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Painting Colors

Susanne Clemenz | Improvement Center Columnist | December 14, 2011

You'll still find white paint colors in home decorating magazines these days. White feels clean and bounces light around a room. But often today's lightest walls lean towards color--maybe a soft tan, gold or green. And with a dominant lighter color, accent walls of a noticeably darker value in the same or a contrasting hue create mood and visual interest. With a bit of know-how and a smidgen of courage you can transform your own home.

Overcome doubts about painting colors

Choose a favorite color--a theme color--from a fabric, patterned rug, or major art piece in your room. That color sets a mood for the room--reds and oranges for warmth and excitement, yellow and golds for a happy atmosphere, purples and pinks for softness or sensuality, and greens, blues and browns for relaxation and calm. As a general guideline, for 60 percent of the room, the walls, use the major color; 30 percent, the furnishings, as a coordinating or contrasting color; and use 10 percent as an accent color.

  1. Monochromatic: A monochromatic color scheme uses hues that are darker and lighter than the chosen theme color. You can use that 60 percent as a light, dark or middle value, but it should contrast with your secondary color, which may be an accent wall. Accent walls are often the darkest value. Pick a third color for small, important accents (sofa pillows, a lamp shade, grouped art glass, e.g.) that contrast in value with the other two colors. Example: Pale warm green walls, a sofa pattern with a dominant olive hue, and lime green pillows.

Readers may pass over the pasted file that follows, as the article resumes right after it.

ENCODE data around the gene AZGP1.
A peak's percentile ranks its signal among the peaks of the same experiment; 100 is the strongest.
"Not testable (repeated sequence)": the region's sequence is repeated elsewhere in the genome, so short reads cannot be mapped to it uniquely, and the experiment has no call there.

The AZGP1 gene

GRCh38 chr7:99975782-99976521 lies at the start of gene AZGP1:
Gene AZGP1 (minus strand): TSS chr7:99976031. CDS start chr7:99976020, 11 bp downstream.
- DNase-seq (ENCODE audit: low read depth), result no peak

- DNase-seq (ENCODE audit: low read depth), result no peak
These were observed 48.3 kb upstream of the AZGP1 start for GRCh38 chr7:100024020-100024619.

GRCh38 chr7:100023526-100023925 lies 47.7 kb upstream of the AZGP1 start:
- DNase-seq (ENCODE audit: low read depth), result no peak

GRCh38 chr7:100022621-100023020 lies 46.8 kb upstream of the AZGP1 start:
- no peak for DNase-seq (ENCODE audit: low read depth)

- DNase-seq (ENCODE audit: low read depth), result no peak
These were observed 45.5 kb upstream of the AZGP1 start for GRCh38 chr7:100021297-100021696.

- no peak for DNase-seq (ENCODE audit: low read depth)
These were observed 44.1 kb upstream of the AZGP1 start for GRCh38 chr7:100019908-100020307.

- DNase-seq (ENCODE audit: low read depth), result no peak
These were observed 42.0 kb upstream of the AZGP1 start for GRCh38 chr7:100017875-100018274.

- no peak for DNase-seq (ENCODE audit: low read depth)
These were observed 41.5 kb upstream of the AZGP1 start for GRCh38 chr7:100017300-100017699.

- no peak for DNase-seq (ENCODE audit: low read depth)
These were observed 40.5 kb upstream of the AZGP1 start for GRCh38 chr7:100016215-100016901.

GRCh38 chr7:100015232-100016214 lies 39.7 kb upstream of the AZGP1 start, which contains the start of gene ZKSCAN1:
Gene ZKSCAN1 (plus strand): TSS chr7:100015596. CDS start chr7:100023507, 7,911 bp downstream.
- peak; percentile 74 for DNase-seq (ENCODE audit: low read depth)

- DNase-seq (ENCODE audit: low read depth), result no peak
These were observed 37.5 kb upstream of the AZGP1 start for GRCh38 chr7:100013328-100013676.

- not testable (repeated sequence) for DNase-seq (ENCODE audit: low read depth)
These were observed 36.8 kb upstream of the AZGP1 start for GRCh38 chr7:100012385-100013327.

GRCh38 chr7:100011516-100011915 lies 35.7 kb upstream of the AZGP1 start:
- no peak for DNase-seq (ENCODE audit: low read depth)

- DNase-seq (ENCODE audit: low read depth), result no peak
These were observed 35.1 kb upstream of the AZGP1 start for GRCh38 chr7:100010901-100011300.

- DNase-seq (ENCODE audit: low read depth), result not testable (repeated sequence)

2. Analogous: A color wheel has rainbow colors with blends of adjacent colors mixed between them. Analogous colors are adjacent on the wheel. Your analogous painting colors can be in the gold-green-lime part of the wheel, the brown, blue, green section, or elsewhere. The values can be pale, intense, or a combination. Use the 60-30-10 percent guideline.
  3. Opposites: For drama, choose two colors that are directly opposite on the color wheel, or choose three colors equally spaced apart on the wheel. Let one color dominate in value, or keep them of equal intensity.

Budget about $70 for test-size cans of paint colors you narrowed down from swatches. Paint 3-by-3-foot areas of possible color choices side-by-side on a sunny and a shaded wall. Observe how they look day and night, and with other monochromatic, analogous, or opposite choices. The combination is right when you smile.

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